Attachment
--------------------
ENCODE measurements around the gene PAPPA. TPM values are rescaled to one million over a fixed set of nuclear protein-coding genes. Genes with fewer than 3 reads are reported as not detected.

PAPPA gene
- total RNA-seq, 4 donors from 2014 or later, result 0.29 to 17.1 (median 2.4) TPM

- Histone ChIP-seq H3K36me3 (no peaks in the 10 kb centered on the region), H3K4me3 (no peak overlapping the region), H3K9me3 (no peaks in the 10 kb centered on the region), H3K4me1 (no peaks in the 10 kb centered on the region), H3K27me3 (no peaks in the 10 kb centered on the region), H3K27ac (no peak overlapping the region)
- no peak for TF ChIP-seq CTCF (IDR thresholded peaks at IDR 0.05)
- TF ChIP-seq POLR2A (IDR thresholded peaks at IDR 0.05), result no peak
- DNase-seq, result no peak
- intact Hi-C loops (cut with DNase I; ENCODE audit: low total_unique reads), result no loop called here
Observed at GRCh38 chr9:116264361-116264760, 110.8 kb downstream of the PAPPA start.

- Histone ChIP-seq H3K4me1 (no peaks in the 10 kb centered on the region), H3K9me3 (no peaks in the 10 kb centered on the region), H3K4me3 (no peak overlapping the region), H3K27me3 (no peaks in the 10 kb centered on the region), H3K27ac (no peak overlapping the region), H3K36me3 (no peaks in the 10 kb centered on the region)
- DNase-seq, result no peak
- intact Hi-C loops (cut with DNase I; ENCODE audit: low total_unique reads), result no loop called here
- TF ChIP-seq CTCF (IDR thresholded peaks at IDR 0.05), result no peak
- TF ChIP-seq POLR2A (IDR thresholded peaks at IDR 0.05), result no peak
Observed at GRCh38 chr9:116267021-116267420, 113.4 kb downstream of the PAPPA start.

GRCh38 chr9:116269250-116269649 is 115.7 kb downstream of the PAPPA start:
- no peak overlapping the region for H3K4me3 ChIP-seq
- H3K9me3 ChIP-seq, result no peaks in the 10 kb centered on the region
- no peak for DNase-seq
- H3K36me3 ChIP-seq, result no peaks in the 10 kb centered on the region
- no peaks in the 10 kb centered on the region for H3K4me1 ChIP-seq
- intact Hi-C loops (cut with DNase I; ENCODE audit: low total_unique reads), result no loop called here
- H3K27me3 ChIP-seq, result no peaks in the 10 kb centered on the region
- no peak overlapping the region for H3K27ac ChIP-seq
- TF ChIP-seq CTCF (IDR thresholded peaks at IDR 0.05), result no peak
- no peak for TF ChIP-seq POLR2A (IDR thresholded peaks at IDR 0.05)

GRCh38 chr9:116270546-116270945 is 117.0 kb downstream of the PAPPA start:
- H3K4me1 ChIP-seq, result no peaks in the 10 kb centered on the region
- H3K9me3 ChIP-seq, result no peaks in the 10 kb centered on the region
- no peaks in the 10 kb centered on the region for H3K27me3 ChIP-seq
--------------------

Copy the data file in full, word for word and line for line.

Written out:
ENCODE measurements around the gene PAPPA. TPM values are rescaled to one million over a fixed set of nuclear protein-coding genes. Genes with fewer than 3 reads are reported as not detected.

PAPPA gene
- total RNA-seq, 4 donors from 2014 or later, result 0.29 to 17.1 (median 2.4) TPM

- Histone ChIP-seq H3K36me3 (no peaks in the 10 kb centered on the region), H3K4me3 (no peak overlapping the region), H3K9me3 (no peaks in the 10 kb centered on the region), H3K4me1 (no peaks in the 10 kb centered on the region), H3K27me3 (no peaks in the 10 kb centered on the region), H3K27ac (no peak overlapping the region)
- no peak for TF ChIP-seq CTCF (IDR thresholded peaks at IDR 0.05)
- TF ChIP-seq POLR2A (IDR thresholded peaks at IDR 0.05), result no peak
- DNase-seq, result no peak
- intact Hi-C loops (cut with DNase I; ENCODE audit: low total_unique reads), result no loop called here
Observed at GRCh38 chr9:116264361-116264760, 110.8 kb downstream of the PAPPA start.

- Histone ChIP-seq H3K4me1 (no peaks in the 10 kb centered on the region), H3K9me3 (no peaks in the 10 kb centered on the region), H3K4me3 (no peak overlapping the region), H3K27me3 (no peaks in the 10 kb centered on the region), H3K27ac (no peak overlapping the region), H3K36me3 (no peaks in the 10 kb centered on the region)
- DNase-seq, result no peak
- intact Hi-C loops (cut with DNase I; ENCODE audit: low total_unique reads), result no loop called here
- TF ChIP-seq CTCF (IDR thresholded peaks at IDR 0.05), result no peak
- TF ChIP-seq POLR2A (IDR thresholded peaks at IDR 0.05), result no peak
Observed at GRCh38 chr9:116267021-116267420, 113.4 kb downstream of the PAPPA start.

GRCh38 chr9:116269250-116269649 is 115.7 kb downstream of the PAPPA start:
- no peak overlapping the region for H3K4me3 ChIP-seq
- H3K9me3 ChIP-seq, result no peaks in the 10 kb centered on the region
- no peak for DNase-seq
- H3K36me3 ChIP-seq, result no peaks in the 10 kb centered on the region
- no peaks in the 10 kb centered on the region for H3K4me1 ChIP-seq
- intact Hi-C loops (cut with DNase I; ENCODE audit: low total_unique reads), result no loop called here
- H3K27me3 ChIP-seq, result no peaks in the 10 kb centered on the region
- no peak overlapping the region for H3K27ac ChIP-seq
- TF ChIP-seq CTCF (IDR thresholded peaks at IDR 0.05), result no peak
- no peak for TF ChIP-seq POLR2A (IDR thresholded peaks at IDR 0.05)

GRCh38 chr9:116270546-116270945 is 117.0 kb downstream of the PAPPA start:
- H3K4me1 ChIP-seq, result no peaks in the 10 kb centered on the region
- H3K9me3 ChIP-seq, result no peaks in the 10 kb centered on the region
- no peaks in the 10 kb centered on the region for H3K27me3 ChIP-seq